Mad Jack Hanks: Tales From the O-NO Ranch 6-11-12 | TheFencePost.com

Mad Jack Hanks: Tales From the O-NO Ranch 6-11-12

Mad Jack Hanks
Wellington, Colo.

I have had “rain on the brain” for the last few weeks. I reckon that’s because I just can’t seem to bargain one to arrive here at the O-NO Ranch.

My neighbors off to the east and south of me have had better luck. I got to thinking about some of the rains that I have enjoyed and been somewhat dismayed by in the past.

To a cowboy I think, or it’s just my opinion, that “rain” can mean different things at certain times. By that I mean some of those rains are so special and such a “God Sent” they are never forgotten. Other times I remember rains that caused so much destruction that one could only hope it wouldn’t rain another drop for a long time to come.

I remember moving to that little ranch at McLean, Texas. Just a little eight section ranch full of sagebrush, sand and some good solid short grasses. The day we got mostly moved in a really hard shower came. The sun seemed to explode in the west just before it went down. I walked down to the corral just to see the horses. None of which were mine but I judged them to be good ranch horses as my boss was in the business of raising Quarter horses. He lived some 40 miles away and I was hired to operate this little cow ranch.

When I stepped outside the air was cool and the smell of rain coming off the sagebrush was more than refreshing. It was a good smell. I was in new territory. A new place with pastures I had yet to ride and country I had yet to see. I was 34-years-old and “I was a cowboy.” It was just a few short years after that I was managing a large steer, cow/calf operation in a totally new and foreign country. It was foreign because I had never been in the lush clover and rye grass and coastal Bermuda pastures of north central Texas. Great Scott, you can run a cow on three or four acres.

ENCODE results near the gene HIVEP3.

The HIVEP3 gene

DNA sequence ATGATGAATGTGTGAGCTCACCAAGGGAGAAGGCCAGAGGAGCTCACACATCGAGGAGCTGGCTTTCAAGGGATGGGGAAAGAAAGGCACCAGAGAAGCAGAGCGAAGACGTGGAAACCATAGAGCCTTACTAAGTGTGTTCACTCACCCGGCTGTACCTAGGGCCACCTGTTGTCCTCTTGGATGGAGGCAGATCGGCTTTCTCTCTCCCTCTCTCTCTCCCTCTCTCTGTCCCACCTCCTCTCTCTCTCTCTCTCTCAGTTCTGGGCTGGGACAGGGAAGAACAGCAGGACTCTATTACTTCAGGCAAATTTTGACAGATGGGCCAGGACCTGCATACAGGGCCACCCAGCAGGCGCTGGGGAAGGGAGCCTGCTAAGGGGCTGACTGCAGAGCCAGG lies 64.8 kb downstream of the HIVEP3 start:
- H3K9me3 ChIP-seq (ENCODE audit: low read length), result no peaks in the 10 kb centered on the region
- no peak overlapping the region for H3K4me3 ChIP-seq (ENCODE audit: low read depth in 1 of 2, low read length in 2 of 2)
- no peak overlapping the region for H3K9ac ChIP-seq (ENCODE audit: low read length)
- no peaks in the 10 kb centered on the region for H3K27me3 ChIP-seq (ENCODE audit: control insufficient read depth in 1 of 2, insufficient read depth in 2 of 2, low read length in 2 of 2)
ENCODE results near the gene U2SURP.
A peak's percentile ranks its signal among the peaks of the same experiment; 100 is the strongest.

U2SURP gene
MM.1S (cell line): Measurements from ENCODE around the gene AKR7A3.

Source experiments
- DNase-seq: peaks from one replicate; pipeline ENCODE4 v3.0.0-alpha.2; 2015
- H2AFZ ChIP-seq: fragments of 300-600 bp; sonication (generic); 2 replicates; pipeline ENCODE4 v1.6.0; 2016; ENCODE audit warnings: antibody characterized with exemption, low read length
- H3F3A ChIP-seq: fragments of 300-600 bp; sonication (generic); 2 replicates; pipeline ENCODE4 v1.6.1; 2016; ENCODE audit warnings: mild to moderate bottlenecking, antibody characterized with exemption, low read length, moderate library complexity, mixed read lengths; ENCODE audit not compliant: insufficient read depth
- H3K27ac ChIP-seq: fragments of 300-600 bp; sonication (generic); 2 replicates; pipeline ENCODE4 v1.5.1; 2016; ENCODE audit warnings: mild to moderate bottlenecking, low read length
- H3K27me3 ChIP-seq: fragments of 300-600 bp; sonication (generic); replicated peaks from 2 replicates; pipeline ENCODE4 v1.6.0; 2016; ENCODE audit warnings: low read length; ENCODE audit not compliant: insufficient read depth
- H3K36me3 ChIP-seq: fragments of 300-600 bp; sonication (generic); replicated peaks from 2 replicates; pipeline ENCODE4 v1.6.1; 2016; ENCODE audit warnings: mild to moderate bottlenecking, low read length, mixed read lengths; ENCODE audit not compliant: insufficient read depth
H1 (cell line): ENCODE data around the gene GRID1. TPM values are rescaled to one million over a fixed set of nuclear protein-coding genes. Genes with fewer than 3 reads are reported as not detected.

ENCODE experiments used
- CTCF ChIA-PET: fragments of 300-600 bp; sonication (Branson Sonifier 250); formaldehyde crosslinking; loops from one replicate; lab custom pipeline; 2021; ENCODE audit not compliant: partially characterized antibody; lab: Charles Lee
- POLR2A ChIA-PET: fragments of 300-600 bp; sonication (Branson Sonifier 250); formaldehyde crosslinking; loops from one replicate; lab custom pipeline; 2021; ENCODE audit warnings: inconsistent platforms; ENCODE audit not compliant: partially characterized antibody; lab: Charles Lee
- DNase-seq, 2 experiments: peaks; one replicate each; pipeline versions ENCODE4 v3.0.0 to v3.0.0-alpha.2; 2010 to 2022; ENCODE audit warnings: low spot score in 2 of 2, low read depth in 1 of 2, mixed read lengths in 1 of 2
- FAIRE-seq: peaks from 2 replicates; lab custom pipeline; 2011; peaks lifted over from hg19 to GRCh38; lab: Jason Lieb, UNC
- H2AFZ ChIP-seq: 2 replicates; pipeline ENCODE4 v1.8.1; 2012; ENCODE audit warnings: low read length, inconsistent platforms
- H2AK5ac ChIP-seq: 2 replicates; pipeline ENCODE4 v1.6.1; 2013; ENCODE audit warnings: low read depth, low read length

A new and terrifying experience for me to be handed all the responsibility of raising hay, running a different type of cattle and trying to manage a crew of men I knew nothing about.

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One night in rained, and it rained, and it rained some more. It rained 12-inches, children that’s a foot of water in one night. The country was flooded.

I didn’t know what to expect when I went over to my office that morning and put on a pot of coffee for the crew coming in. I had the radio on the local news and it was reported that the whole community was surrounded by a lake of water. We lost long stretches of fences. I had over 40 cows with calves washed away down the flooded creek. Not all were washed away as we found some impaled by branches in the Mulberry trees in the creek. I almost got drowned in one of the flooded creeks when I discovered my pony never learned how to swim. It was a terrible experience. One of those you just don’t ever forget and you don’t want to see another raindrop for a long, long time.

There were those winter days out in the wheat fields riding through hundreds of steers looking for anything that showed any sign of sickness. It would be drizzling rain and you would be so cold you absolutely could not stop shaking. The fear was you were going to be the one that needed to go to the sick pen, not any of your charges.

“Lord, I do need a rain. A gentle, soft day long rain to soften up the ground and quench the thirsty roots of these old grasses.” I know, I know gentle readers, it will rain just before it’s too late. I get a little impatient at times, it’s just one of the chinks in my armor.

Stay tuned, check your cinch on occasion and I’ll c y’all, all y’all.